The tobacco industry's been pretty angry about plain packaging. If brand labelling mostly works to reduce competition across brands and to help maintain customer loyalty, we'd expect that plain packaging mandates will lead to a shift towards discount brands and lower prices absent further excise hikes. And that's also what Clarke and Prentice expect.** You can simultaneously have a policy anger the tobacco industry while increasing smoking if it pushes current smokers to discount brands, reducing the average price they pay and consequently increasing consumption while decreasing industry profits. The policy that's the enemy of your enemy isn't necessarily your friend.And see here as well.
The "Scream Test" is a poor measure of whether a policy reduces harm: a policy that hurts some industry you don't like doesn't automatically make the world a better place.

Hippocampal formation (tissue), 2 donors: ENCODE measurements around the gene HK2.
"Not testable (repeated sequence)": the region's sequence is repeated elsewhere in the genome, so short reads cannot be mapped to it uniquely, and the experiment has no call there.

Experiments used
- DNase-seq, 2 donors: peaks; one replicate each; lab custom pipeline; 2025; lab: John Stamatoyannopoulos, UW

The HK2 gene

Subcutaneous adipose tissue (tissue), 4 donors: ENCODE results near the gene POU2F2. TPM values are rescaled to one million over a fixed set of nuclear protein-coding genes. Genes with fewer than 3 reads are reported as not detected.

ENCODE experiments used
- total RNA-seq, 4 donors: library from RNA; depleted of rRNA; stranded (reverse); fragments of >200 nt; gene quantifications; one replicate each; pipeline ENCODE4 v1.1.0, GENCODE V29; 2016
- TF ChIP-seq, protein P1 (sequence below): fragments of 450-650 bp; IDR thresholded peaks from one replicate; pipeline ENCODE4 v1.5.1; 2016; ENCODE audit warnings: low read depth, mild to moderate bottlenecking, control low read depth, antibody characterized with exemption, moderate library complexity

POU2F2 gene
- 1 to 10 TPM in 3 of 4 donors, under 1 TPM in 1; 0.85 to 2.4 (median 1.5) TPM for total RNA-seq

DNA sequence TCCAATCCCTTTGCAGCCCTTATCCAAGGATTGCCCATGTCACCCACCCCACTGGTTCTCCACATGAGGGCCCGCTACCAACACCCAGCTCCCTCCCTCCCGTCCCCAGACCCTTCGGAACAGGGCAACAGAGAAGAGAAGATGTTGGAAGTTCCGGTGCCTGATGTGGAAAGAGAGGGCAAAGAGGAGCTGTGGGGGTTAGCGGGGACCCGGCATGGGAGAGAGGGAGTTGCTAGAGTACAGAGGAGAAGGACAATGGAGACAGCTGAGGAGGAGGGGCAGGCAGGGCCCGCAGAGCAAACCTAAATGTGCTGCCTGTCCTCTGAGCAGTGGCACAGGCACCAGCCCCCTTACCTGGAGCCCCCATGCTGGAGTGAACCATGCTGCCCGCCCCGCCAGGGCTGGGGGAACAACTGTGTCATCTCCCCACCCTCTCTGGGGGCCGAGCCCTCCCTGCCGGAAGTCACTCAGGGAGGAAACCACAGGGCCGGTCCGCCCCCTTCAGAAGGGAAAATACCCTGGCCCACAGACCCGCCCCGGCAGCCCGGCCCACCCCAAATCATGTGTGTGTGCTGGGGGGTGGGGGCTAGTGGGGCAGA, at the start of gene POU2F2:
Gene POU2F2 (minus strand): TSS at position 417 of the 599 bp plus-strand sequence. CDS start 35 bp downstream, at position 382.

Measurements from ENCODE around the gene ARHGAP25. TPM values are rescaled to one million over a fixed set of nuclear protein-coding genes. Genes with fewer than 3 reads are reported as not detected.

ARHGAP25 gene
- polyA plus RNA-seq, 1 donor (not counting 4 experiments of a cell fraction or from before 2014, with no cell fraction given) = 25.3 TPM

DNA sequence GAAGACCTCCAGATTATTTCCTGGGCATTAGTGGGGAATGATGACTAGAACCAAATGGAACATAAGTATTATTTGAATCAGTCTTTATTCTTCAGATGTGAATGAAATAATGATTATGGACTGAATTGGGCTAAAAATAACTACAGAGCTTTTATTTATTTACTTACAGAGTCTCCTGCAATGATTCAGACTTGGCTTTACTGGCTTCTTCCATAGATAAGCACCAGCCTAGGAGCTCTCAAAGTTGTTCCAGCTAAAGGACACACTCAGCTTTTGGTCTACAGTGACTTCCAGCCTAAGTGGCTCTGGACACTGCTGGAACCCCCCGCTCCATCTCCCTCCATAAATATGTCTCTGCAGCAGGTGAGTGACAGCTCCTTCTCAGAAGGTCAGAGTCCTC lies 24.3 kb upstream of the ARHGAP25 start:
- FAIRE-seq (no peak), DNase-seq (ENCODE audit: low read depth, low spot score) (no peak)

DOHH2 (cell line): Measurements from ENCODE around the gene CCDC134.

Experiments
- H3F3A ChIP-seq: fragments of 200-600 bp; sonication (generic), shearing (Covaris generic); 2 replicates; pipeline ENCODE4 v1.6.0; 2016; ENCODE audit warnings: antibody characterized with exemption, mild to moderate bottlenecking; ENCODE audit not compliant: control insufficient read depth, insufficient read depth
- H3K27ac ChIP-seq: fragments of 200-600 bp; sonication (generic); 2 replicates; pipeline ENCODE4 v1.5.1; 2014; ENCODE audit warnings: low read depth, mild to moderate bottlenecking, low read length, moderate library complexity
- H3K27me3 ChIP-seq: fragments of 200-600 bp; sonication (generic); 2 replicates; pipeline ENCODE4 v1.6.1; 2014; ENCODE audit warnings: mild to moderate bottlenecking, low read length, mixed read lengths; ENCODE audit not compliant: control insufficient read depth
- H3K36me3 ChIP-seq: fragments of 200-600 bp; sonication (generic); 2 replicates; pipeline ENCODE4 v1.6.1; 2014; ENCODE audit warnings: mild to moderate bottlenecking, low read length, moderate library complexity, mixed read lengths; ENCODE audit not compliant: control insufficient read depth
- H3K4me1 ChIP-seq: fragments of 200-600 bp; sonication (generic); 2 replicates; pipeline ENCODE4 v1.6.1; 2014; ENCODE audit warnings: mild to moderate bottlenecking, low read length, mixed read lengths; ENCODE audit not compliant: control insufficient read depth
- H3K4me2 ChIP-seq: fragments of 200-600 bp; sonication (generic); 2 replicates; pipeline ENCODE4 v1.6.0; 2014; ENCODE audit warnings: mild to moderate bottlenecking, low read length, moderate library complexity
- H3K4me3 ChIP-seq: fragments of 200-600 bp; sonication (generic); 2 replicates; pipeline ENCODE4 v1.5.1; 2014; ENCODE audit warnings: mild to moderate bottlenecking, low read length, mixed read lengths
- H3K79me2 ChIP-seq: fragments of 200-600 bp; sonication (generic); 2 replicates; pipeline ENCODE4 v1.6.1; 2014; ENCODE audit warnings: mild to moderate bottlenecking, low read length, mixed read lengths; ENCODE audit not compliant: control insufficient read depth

Sinc Davidson reports that prices are dropping in Oz, despite excise increases, and that consumption's rising. Always-reliable Senator Nick Xenophon is consequently pushing for tobacco minimum pricing. A graph showing reduced tobacco expenditures has been making the rounds on Twitter; that can be entirely consistent with increased consumption where consumers are shifting to discount brands or if tobacco companies are dropping prices to maintain market share.
I suppose in full equilibrium, where the government raises excise sufficiently to get prices back up to ex ante levels, you'll have transformed some producer and consumer surplus into tax revenue, with excess burden in the form of reduced brand affiliative benefits for consumers who enjoy brand affiliation.
While I understand excise hikes for the next few years were scheduled a while back, I wouldn't be surprised if discounting and increased consumption led to excise increases greater than those previously scheduled.